Even CEOs have to start somewhere.
Some of America’s top executives made humbling debuts as teenagers in the workplace. They scrubbed toilets, cut tobacco, worked at McDonald’s.
Such work is becoming less common . Today’s youths are more likely to enroll in summer school, do volunteer work or pursue extracurricular activities, especially to improve their prospects for college admission.
At the same time, teens who do want summer work find that adults increasingly occupy the low-skill jobs that once went to younger workers. Overall, the percentage of Americans ages 16-19 who work in July has fallen from 57 percent in 1986 to 36 percent last year.
At a time when a smaller proportion of teens are working summer jobs, some of today’s corporate chief executives reminisced to The Associated Press about what they did and what they learned in their earliest jobs.
Campbell Soup CEO Denise Morrison worked three summers as a phone operator. At first, her competitive instincts led her to try to field as many calls as possible.
“I learned an important lesson about human behavior and the importance of customer service,” she says.
“Although I wanted to move quickly, there were some callers who required more of my time, and I had to slow down my approach in order to resolve their questions.”
The job could be physically exhausting: She had to reroute calls by plugging a cord into a switchboard, a task that eventually was taken over by automation.
“It was also the first time I had earned my own money,” she says. “So I learned the value of a dollar.”
Sonic CEO Cliff Hudson said he delivered newspapers from ages 11 to 13 but stopped after being hit by a car. He then worked on a construction site for his father’s company.
Tasked with cleaning bathrooms, Hudson was unenthusiastic. His superintendent decided to motivate him by changing how he was compensated. Instead of being paid hourly, he would receive a set amount each time he cleaned something — a urinal or a sink.
“Quite suddenly, I could see the connection between my output and my compensation, and it really got me going,” Hudson says.
Hudson concedes that if his father hadn’t owned the company, he probably wouldn’t have gotten the job in the first place — or, if he had, he would have lost it after his lackluster start.
Trump Hotels CEO Eric Danziger worked in McDonald’s for a few summers. Before that, in the late 1960s, he sold “Black Cat” firecrackers until the police shut him down. He also spent a summer hawking sunglasses from fold-up tables outside his home in San Jose, California.
He sold hundreds of pairs and made good money — $1,000, he estimates, which translated into about $7,000 today after adjusting for inflation. The sunglasses were discards from a manufacturer where his mother worked as an office manager.
“They couldn’t sell them at the stores because they had blemishes in them,” says Danziger, 63. “It was zero cost, and 100 percent (profit) margin.”
Danziger started working year-round at 17, skipping college for a job as a bellman at a San Francisco hotel.
He put both his children to work at 16. Not having a summer job, he says, leaves a hole in a teenager’s education.
“It’s learning the value of money, but it’s also learning the responsibility of people you are working with,” says Danziger, who took over the oversight of hotels for President Donald Trump’s company in 2015. “You have a schedule; people count on you.”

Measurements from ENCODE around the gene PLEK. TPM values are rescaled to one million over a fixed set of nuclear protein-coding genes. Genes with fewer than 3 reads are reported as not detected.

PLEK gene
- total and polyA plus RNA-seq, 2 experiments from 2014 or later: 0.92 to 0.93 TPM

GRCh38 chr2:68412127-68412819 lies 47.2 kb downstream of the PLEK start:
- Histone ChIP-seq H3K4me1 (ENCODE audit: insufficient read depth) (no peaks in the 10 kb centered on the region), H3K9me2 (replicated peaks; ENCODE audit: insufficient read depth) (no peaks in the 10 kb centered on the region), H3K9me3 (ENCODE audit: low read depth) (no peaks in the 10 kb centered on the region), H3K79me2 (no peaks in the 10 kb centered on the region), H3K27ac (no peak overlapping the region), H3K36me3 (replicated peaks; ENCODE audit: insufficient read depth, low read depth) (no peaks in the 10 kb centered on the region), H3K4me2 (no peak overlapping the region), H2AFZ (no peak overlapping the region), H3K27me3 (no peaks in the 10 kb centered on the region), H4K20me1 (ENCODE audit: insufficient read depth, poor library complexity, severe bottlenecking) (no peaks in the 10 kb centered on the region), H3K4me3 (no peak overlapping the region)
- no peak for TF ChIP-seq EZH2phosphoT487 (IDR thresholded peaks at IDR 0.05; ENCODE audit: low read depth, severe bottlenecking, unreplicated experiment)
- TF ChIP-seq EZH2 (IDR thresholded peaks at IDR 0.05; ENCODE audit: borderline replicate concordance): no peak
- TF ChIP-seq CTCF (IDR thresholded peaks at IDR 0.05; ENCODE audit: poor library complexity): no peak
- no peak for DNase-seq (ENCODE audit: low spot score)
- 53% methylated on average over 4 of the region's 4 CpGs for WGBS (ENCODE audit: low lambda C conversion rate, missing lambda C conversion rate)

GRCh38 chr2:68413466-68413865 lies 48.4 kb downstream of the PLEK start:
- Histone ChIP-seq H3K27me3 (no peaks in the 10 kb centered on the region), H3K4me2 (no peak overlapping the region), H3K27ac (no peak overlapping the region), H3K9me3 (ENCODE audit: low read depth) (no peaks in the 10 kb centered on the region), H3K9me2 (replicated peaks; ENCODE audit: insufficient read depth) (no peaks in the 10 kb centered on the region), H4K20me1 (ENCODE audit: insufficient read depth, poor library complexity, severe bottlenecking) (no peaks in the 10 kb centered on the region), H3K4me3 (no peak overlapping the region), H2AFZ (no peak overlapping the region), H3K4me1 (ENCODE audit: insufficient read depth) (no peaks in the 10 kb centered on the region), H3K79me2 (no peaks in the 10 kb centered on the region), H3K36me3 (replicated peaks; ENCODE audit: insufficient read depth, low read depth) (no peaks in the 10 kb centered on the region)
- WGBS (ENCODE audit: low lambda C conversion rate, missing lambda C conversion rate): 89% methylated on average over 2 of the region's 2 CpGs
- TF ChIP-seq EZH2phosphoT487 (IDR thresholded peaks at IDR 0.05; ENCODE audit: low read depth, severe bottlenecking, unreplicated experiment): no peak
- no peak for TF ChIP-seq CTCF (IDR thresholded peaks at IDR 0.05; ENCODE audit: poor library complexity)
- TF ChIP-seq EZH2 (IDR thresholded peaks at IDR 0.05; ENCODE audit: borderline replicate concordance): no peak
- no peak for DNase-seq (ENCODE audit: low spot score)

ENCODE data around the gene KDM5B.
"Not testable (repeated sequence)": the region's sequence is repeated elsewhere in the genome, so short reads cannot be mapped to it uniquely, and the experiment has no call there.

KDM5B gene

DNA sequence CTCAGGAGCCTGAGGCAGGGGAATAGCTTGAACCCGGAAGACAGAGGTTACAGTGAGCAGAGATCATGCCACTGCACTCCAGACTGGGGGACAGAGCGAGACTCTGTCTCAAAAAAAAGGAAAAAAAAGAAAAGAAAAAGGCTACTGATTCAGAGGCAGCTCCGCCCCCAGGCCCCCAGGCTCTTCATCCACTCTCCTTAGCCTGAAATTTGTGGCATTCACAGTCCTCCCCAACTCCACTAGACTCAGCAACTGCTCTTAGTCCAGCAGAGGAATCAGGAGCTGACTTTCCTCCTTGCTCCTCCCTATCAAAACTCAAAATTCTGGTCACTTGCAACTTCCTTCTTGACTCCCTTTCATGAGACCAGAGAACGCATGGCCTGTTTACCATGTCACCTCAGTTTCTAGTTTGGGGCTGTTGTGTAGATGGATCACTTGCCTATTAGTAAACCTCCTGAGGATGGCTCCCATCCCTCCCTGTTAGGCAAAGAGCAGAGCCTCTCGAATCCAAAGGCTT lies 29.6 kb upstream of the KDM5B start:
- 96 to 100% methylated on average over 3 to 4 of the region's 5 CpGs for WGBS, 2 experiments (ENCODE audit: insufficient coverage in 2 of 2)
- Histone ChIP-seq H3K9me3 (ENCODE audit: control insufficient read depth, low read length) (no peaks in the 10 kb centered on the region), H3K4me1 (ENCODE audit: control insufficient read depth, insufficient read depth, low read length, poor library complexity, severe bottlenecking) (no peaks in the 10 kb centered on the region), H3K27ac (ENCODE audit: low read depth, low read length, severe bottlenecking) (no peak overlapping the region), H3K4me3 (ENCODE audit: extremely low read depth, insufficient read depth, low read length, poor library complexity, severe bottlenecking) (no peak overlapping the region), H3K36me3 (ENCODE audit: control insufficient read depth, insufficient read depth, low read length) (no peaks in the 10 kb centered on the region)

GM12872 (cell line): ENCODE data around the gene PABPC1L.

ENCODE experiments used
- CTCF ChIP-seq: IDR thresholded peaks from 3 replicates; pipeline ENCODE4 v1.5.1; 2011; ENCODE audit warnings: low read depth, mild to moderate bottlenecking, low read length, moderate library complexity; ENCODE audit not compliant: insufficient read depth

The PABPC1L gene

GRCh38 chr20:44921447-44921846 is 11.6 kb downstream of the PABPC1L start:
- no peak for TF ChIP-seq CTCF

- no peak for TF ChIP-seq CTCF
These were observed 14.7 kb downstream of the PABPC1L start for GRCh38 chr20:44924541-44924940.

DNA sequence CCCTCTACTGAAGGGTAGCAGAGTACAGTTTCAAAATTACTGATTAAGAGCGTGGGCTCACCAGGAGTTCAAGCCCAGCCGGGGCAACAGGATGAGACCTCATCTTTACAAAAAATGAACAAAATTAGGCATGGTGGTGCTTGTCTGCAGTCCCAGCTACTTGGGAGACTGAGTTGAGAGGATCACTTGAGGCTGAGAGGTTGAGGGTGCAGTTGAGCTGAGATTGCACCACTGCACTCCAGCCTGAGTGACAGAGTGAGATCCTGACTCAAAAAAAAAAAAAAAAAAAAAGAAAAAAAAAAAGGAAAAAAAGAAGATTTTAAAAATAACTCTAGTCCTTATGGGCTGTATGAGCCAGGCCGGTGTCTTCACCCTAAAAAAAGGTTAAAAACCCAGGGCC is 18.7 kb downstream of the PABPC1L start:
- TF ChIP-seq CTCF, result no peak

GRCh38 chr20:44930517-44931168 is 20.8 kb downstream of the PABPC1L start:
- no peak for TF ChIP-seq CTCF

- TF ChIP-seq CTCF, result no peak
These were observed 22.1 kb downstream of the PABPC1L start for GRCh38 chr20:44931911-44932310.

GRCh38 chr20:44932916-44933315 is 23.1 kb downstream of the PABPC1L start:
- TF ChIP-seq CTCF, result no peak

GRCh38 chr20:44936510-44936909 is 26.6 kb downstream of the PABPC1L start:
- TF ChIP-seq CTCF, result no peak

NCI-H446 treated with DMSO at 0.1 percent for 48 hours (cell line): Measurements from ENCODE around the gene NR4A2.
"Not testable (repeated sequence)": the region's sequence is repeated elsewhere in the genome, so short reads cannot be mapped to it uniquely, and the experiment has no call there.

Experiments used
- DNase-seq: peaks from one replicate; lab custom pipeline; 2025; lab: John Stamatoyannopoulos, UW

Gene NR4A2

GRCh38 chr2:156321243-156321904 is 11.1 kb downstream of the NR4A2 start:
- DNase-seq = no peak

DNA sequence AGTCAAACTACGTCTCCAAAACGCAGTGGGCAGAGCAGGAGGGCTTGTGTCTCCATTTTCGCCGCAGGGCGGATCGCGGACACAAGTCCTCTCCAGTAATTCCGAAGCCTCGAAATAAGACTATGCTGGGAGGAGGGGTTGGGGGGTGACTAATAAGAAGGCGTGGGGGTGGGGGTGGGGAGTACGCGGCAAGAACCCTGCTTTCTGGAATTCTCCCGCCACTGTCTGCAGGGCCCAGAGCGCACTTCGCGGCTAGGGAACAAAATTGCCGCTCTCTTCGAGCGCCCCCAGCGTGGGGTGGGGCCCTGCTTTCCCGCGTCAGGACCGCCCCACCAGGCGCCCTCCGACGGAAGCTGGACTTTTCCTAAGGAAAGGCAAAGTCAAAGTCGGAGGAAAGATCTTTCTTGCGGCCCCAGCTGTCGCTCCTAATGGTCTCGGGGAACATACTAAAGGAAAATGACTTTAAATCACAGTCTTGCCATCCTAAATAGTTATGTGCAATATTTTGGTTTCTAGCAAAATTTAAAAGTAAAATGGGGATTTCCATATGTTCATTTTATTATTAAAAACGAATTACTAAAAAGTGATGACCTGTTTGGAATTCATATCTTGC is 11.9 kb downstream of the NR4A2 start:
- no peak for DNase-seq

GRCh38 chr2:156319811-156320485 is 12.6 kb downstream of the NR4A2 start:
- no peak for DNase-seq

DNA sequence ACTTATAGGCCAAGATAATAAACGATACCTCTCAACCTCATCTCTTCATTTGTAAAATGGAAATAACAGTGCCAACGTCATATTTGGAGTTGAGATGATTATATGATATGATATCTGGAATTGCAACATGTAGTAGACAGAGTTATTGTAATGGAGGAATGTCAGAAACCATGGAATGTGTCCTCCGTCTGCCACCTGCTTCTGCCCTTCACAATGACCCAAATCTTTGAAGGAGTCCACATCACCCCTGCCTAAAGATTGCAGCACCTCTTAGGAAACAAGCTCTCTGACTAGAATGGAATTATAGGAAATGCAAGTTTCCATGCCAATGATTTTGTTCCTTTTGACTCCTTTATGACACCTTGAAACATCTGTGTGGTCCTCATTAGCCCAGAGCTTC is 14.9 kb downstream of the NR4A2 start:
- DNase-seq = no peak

Panera Bread CEO Ron Shaich says he started his own bagel-and-lox delivery service at 16, using his bicycle to make deliveries.
Shaich learned that business is harder than he had thought. He loved the actual selling, but getting up early to make deliveries took time to adjust to. He’s kept a copy of the advertisement he placed in the local newspaper for the service.
Kroger’s CEO Rodney McMullen got started working on the family farm in Williamstown, Kentucky.
“Every summer in my youth consisted of performing different tasks on the farm,” he says.
He recalls being paid 6 cents for each stick of tobacco he cut. He started at Kroger at 17 while attending the University of Kentucky.
“I worked nights and picked up as many shifts as I could to earn extra money to help pay my way through college,” he says.
When he was 15, Taco Bell CEO Brian Niccol got his first summer job as a bag boy and range attendant at a Texas golf course. He carried golf bags, cleaned clubs and drove a caged cart that picked up balls on the driving range.
“It combined something I was passionate about — golf, and a fun environment with great people — criteria I think are important at any point in your career.”
Early on, Niccol recognized something: He was in the people business, not the golf business.
“Those relationships with the golfers, management and the staff showed me that regardless of what you’re doing or what your role is, there’s a fundamental quality in everything that will prepare you for your next step.”
Jeffrey Mezger, CEO of Los Angeles-based builder KB Home, worked three summers as a laborer for a masonry contractor, mixing and shoveling mortar, loading bricks, pushing a wheelbarrow.
It was all his father’s idea.
“He thought hard manual labor would keep me in shape for football and would keep me out of trouble,” Mezger says. “There was no question in his mind whether I would be working every summer while in high school and college.”
He earned $6.50 an hour, about twice the minimum wage at the time.
Still, “I learned that I did not want to do something like that the rest of my life,” he says. “The older guys working there were worn out.”
AP Business Writer Alex Veiga in Los Angeles contributed to this report.
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